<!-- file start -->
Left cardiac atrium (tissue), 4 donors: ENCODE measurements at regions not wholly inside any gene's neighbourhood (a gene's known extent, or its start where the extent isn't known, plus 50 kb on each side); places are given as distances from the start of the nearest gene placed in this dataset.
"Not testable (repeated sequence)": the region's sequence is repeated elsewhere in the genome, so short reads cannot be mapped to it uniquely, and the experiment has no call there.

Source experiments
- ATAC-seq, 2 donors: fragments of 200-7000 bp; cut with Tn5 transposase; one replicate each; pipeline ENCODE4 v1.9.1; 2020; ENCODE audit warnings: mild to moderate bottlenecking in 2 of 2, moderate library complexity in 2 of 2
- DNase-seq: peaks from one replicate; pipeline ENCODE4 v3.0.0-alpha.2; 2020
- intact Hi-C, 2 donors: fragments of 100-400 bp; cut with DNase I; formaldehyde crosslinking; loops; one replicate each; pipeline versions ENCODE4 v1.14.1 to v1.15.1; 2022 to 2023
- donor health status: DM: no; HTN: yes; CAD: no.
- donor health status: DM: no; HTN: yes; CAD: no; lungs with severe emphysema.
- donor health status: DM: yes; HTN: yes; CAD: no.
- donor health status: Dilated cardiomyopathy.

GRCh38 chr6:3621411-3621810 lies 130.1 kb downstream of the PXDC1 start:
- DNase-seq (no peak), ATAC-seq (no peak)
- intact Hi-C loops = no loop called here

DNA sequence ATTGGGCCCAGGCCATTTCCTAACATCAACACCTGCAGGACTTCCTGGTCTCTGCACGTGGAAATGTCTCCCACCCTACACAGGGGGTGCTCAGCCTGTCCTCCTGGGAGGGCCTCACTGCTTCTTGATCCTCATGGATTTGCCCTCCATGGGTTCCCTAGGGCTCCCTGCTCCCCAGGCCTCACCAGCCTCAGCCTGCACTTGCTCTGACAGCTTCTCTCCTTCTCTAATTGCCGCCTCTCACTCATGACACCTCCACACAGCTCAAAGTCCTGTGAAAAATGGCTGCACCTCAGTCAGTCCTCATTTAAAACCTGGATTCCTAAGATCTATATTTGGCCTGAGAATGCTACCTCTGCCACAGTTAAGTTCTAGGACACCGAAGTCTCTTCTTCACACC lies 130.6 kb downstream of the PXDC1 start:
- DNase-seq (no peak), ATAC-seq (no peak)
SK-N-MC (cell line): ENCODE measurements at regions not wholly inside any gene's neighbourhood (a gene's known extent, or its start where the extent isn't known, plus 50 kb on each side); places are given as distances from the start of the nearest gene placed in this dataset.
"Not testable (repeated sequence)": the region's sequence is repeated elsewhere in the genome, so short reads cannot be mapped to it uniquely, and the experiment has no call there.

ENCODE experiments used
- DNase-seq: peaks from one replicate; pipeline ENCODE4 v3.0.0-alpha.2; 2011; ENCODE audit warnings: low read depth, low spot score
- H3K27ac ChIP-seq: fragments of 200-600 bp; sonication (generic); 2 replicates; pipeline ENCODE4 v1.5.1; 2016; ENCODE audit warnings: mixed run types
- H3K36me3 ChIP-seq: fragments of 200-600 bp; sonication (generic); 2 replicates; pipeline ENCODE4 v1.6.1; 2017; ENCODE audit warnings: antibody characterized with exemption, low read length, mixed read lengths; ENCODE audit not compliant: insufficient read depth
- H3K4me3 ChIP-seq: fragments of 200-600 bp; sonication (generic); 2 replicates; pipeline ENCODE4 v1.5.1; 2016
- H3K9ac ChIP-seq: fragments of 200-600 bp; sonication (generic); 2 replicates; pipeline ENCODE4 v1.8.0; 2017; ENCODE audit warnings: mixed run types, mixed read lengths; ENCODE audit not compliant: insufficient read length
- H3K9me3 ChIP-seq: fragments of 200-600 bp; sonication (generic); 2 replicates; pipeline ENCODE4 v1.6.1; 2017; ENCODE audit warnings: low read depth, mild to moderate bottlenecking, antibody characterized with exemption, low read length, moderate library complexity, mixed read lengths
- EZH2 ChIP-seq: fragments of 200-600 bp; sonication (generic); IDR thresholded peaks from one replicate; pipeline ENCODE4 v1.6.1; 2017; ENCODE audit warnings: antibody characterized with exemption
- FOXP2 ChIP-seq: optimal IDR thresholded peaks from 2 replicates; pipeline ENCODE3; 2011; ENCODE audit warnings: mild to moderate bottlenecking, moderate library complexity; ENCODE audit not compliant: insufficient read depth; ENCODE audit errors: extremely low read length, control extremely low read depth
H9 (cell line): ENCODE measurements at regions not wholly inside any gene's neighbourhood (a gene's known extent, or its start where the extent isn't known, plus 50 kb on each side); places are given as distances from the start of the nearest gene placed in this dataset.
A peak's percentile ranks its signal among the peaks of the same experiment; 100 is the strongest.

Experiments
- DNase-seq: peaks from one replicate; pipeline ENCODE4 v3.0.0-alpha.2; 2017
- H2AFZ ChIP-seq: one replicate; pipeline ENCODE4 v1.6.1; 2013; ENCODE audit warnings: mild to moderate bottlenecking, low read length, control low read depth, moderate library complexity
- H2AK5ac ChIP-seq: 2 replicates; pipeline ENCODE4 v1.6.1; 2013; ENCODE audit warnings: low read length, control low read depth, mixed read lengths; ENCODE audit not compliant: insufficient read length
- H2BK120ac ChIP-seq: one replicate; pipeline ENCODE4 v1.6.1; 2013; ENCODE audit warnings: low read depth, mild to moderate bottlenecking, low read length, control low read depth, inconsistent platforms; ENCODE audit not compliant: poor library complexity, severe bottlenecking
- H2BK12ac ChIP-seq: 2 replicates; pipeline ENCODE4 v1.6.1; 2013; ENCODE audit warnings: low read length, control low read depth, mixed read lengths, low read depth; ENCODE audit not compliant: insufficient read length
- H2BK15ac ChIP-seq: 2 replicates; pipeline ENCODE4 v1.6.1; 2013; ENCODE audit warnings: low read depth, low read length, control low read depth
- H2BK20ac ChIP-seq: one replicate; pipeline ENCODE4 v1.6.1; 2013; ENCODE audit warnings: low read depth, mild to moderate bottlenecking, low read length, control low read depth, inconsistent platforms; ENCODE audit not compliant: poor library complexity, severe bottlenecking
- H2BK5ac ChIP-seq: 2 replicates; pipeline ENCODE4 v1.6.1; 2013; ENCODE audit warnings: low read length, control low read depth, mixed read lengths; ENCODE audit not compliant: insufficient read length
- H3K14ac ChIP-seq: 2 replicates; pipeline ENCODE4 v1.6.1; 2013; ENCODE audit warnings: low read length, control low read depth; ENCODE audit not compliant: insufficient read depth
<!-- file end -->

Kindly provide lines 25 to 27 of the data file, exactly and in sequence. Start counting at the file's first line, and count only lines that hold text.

- EZH2 ChIP-seq: fragments of 200-600 bp; sonication (generic); IDR thresholded peaks from one replicate; pipeline ENCODE4 v1.6.1; 2017; ENCODE audit warnings: antibody characterized with exemption
- FOXP2 ChIP-seq: optimal IDR thresholded peaks from 2 replicates; pipeline ENCODE3; 2011; ENCODE audit warnings: mild to moderate bottlenecking, moderate library complexity; ENCODE audit not compliant: insufficient read depth; ENCODE audit errors: extremely low read length, control extremely low read depth
H9 (cell line): ENCODE measurements at regions not wholly inside any gene's neighbourhood (a gene's known extent, or its start where the extent isn't known, plus 50 kb on each side); places are given as distances from the start of the nearest gene placed in this dataset.